ernment, observers agree, would certainly be followed by other East European nations, and Jewish minorities in countries where anti-Semitism is growing, would be left without any protection by an international authority.
Neville Laski, president of the Board of Deputies of British Jews, and Norman Bentwich, former Attorney General of Palestine are closely watching the Assembly’s session, prepared to oppose any measure which would weaken international protection for oppressed minorities.
POLAND NOT ALONE
The proposal for generalization, now sponsored by Poland, has been put forward a number of times by Hungarian, Lithuanian and other governments bound by minority treaties and the minority clauses of the Covenant of the League of Nations.
The position of these governments was set forth characteristically by the Lithuanian representative at the 1925 session of the League. The then premier of Lithuania, M. Glavanauskas, declared that while the minority treaties were “of great service to humanity, they limited the sovereignity of a certain number of states, whereas justice required that all members of the League should be obligated by minority clauses written into the treaties.”
Danger that generalization of minority treaties would result in weakening of protective powers was recently emphasized at the world Jewish conference in Geneva by Dr. Nahum Goldmann, president of the Committee of Jewish Delegations.
The official resolution submitted to the League by the Polish representative at Geneva, E. Raczynski, reads as follows:
“Acting on instructions from my Government, I have the honor to request you, in accordance with Rule 4, paragraph 2, p. d., of the Rules of Procedure of the Assembly of the League of Nations, to place the fol##ing resolution on the agenda of the next session of the Assembly:
“The Assembly of the League of Nations,
“Considering that the minorities treaties at present in force and the declarations on the international protection of minorities made before the Council by certain States are only binding upon some of the Members of the League of Nations, whereas other Members of the League, remain free from any legal undertaking in this respect;
“Being of opinion that such a state of affairs affords an international guarantee to certain minorities only, and leaves the others, which can in no circumstances appeal to the League of Nations, without international protection;
“Considering that such a distinction between protected and non-protected minorities is in contradiction with the sentiment of equity and justice;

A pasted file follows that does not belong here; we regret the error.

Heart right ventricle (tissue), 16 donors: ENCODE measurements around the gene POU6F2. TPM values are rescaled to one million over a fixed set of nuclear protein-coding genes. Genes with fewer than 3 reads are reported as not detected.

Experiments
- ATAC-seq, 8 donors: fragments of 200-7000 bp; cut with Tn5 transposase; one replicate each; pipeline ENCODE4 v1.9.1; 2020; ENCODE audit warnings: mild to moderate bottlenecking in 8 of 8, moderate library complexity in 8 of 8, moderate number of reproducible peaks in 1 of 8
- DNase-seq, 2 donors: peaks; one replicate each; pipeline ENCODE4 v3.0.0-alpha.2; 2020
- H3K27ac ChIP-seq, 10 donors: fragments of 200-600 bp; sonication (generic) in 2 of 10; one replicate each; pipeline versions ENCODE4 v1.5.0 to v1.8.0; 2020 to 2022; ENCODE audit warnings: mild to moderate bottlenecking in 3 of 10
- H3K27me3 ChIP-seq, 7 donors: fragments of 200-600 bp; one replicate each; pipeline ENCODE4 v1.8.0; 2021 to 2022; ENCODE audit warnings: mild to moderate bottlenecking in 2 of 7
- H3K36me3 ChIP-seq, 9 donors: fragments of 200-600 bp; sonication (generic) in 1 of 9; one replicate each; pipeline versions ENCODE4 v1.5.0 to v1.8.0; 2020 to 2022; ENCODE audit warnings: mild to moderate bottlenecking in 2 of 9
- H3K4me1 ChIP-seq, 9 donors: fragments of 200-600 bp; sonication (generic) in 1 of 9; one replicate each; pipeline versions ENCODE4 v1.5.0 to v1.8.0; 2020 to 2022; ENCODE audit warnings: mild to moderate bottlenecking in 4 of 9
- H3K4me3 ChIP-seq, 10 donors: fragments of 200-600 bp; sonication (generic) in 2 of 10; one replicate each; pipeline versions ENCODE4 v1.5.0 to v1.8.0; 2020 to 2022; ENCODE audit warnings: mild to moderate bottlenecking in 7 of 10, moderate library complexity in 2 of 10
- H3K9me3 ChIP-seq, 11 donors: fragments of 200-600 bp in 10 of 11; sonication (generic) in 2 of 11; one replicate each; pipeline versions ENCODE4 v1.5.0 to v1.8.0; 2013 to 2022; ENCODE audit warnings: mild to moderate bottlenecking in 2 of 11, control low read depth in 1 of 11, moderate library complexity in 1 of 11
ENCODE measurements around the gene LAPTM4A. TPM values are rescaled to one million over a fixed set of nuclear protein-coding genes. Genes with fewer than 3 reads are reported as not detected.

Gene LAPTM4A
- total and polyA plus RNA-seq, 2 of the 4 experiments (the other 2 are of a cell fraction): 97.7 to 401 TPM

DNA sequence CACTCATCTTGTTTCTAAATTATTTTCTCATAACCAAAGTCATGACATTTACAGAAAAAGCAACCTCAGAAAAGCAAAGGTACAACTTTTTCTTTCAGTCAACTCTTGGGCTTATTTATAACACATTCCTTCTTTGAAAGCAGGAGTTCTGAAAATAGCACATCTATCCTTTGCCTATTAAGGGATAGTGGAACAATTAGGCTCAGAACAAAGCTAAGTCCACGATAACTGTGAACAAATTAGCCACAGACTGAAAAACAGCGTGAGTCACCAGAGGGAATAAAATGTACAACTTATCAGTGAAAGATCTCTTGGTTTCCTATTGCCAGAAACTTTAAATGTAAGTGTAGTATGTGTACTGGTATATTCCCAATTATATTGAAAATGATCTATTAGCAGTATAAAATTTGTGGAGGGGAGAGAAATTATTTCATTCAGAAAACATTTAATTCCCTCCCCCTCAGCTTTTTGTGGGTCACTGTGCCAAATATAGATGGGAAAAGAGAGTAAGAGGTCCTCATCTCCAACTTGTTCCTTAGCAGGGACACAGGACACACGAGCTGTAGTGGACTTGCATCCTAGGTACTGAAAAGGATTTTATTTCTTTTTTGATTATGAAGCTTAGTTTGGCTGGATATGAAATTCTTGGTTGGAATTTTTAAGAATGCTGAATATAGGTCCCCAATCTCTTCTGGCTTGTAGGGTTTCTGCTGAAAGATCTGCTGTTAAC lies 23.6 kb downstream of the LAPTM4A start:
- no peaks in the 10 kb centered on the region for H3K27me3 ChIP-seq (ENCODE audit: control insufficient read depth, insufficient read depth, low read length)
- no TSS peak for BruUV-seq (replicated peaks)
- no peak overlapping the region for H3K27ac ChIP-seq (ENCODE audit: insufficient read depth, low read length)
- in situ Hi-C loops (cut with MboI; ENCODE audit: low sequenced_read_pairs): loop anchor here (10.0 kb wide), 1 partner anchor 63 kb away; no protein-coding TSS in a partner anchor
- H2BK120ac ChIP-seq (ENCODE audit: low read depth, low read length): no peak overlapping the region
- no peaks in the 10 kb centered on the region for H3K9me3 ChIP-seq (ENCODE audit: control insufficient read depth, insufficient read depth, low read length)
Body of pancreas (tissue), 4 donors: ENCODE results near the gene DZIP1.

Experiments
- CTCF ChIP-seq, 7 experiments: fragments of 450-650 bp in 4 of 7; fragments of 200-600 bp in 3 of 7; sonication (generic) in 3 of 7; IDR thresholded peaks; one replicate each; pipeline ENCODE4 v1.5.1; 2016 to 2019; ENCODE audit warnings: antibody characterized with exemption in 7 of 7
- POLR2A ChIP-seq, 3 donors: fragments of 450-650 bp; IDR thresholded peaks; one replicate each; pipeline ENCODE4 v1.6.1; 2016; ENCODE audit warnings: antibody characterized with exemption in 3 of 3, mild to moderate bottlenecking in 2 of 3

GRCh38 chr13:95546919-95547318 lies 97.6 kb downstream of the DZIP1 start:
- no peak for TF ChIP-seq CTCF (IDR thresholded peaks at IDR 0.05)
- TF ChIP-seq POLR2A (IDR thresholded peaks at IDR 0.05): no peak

“Having regard to the fact that racial, linguistic and religious minorities which are not covered by the present system for the protection of minorities and which have the same moral right to the protection of the League of Nations as the protected minorities are to be found in almost all European and extra – European countries:
“Declares that the present situation in regard to the international protection of minorities is not in harmony with the fundamental principles of international morality, and is of opinion that it should be remedied by the conclusion of a general convention on the protection of minorities, such Convention to provide for the same undertakings on the part of all Members of the League of Nations and to insure international protection for all racial, linguistic and religious minorities;
“Decides to summon for that purpose an international conference consisting of all the Members of the League of Nations, in order to draw up a general Convention on the international protection of minorities; and
“Request#### Council to take the necessary steps to summon that Conference in the near future, and in any case within six months from the close of the proceedings of the present session of the Assembly.”
The decision regarding the Saar, reached by the League Council Saturday, is considered here a signal victory for France which, in a memorandum to the Council made public earlier this week, had demanded protection guarantees for minorities after the January 16 plebiscite.
Emphasizing the gravity of the Saar question, the Council resolved to empower a committee of three to handle problems arising after the plebiscite, as outlined in the French memorandum. The decision is taken to mean that the French proposal regarding protection of the Saar minority populations will be widely considered by the League despite Germany’s opposition.